Old Overholt Rye & Pimm's Highball

Chef Jonathon decided to go all over the map with the drink selections - after the prosecco cocktail that began the evening, we enjoyed Brother Thelonious Belgian Style Abbey Ale with our first course, and this cocktail with our second. The rye liquor complimented the rye flavors in the salad course perfectly.

Caraway & Rye Roasted Seed Carrots with Assorted Greens, Pumpkin Seeds and Bacon

The greens and beets were supplied by Farmer Peter McDermott of Urban Farms and they were simply marvelous - the carrots had an extra shot of sweetness infused into them by the recent frigid weather snap, and the greens conversely had been harvested "just in time" to avoid being frozen.

The next two courses were served family style:

40 Clove Garlic Chicken, Whole Fryed, with Lemon, Thyme & Pomme Puree

The chicken, from Hickory Acres farm in Oberlin, was incredibly crispy and moist, and the deep fried lemons added a new taste twist. Farmers Fred and Chris Thaxton delivered with the most heavenly organic garlic, which was roasted to perfection.

Eat your heart out, Colonel Sanders - the herbs and spices complimented the fresh poultry  to a tee.

Thaxton's garlic was especially wonderful mashed into the pomme puree:

Sorry - too busy eating to photograph the combination - but you get the idea!

The last meat course was sourced from Farmer Aaron Miller and featured his grass-fed beef!

Braised Beef Shortrib with Pearl Onions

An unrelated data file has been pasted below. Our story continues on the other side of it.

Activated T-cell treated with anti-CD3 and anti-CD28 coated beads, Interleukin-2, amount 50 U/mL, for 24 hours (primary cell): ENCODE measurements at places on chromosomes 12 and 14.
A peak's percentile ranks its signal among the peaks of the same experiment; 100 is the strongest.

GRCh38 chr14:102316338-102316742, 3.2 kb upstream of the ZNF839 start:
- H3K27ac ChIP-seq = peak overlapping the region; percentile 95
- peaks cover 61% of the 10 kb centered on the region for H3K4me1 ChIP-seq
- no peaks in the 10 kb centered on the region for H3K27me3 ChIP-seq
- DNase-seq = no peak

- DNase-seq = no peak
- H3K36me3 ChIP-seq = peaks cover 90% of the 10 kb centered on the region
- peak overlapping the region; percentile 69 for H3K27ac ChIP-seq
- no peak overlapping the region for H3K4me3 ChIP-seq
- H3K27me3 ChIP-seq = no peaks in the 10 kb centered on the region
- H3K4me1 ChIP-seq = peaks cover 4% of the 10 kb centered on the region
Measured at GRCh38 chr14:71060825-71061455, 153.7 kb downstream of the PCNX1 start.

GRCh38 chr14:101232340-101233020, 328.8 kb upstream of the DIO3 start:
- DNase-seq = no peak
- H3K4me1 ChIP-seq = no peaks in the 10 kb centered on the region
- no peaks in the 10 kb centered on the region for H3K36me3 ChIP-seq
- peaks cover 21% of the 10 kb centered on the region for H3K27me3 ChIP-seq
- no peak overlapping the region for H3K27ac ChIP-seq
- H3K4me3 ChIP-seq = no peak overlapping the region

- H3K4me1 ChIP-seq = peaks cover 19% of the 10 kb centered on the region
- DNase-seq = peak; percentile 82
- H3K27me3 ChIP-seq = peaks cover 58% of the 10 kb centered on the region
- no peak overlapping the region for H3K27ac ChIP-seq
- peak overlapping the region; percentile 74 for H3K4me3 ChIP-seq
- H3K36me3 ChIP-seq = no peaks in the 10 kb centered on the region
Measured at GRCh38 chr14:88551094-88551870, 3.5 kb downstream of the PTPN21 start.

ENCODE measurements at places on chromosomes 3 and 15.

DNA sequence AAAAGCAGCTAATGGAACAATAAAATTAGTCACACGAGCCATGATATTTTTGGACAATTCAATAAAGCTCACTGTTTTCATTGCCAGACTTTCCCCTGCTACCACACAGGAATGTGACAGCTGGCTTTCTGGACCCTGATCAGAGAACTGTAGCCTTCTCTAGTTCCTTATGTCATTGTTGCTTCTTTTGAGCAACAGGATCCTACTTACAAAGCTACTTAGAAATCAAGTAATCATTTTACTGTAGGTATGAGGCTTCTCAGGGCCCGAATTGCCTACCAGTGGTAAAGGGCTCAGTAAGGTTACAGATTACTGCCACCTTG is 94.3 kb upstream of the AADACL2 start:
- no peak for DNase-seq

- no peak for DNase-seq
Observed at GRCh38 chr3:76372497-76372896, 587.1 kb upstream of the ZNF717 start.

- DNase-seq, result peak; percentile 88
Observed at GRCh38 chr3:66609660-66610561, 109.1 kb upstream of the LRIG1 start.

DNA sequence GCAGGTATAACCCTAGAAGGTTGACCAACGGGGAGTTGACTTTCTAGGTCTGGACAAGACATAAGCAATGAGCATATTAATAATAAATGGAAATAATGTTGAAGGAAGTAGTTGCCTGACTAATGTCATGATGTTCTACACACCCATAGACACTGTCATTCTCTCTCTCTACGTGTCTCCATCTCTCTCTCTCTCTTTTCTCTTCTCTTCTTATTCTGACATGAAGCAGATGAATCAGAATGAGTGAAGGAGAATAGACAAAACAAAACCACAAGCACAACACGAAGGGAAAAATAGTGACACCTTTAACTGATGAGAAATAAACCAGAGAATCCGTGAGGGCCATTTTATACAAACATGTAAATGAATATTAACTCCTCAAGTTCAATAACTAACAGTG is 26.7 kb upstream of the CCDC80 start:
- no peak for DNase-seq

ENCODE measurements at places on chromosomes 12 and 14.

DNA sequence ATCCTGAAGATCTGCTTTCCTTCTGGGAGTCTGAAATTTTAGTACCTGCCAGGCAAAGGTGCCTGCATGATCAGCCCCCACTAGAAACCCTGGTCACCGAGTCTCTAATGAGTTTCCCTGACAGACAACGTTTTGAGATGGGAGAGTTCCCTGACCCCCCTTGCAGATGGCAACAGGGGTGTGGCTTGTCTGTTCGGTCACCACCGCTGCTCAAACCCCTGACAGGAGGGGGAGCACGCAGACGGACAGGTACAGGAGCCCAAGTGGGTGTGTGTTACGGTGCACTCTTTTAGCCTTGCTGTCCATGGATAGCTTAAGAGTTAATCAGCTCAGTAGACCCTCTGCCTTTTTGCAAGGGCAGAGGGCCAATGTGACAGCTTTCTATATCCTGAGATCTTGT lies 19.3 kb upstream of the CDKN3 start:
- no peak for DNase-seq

My portion.

My table-mate's portion.

Unfortunately, I was so fixated on the beef that I didn't photograph the Yorkshire Puddings when they came out, nor did I snag one. Chef Jonathon said that more were coming, so I didn't worry about it. Bob and I finally snagged the last two from the initial batch, that were sitting on a serving plate on the far side of the tables.  Since I knew more were coming, I didn't photograph it (it was already getting pretty cold). Trust me that the puddings were beautiful to look at and delicious to eat - but when the additional batch came out, the emphasis was more on taste than looks:

These were every bit as delicious as (and a lot warmer when I got to taste them than) the first ones!

For dessert, Chef Jonathon combined some of Lucy's Welhausen's magnificant Ohio Honey with Ohio Grenache for a warming glogg, which complimented the honey-based dessert very nicely:

Fennell Pollen Panna Cotta with Ohio Honey

A light and succulent ending to a fabulous celebration of some of our finest local farmers and their wares! The flavor of the fennell pollen cut through the rich panna cotta, and brought out the honey notes.

I hope that you found some local food to play with on Terra Madre Day. And it's ok if you didn't - no need for event psychosis - every day can be Terra Madre Day if we take a little time and effort to consider where our food comes from and how it is made. We are very lucky in the Cleveland area to have so many fine sources at the farm, retail and restaurant levels to play with food that is made with love, on so many levels.


  1. There's a lot of good cooking in this post. Wish I could have made that dinner - if just for the fried chicken.

  2. Everything looks fantastic, and Chef's dedication to the movement is wonderful for our area. Your photographs make me hungry!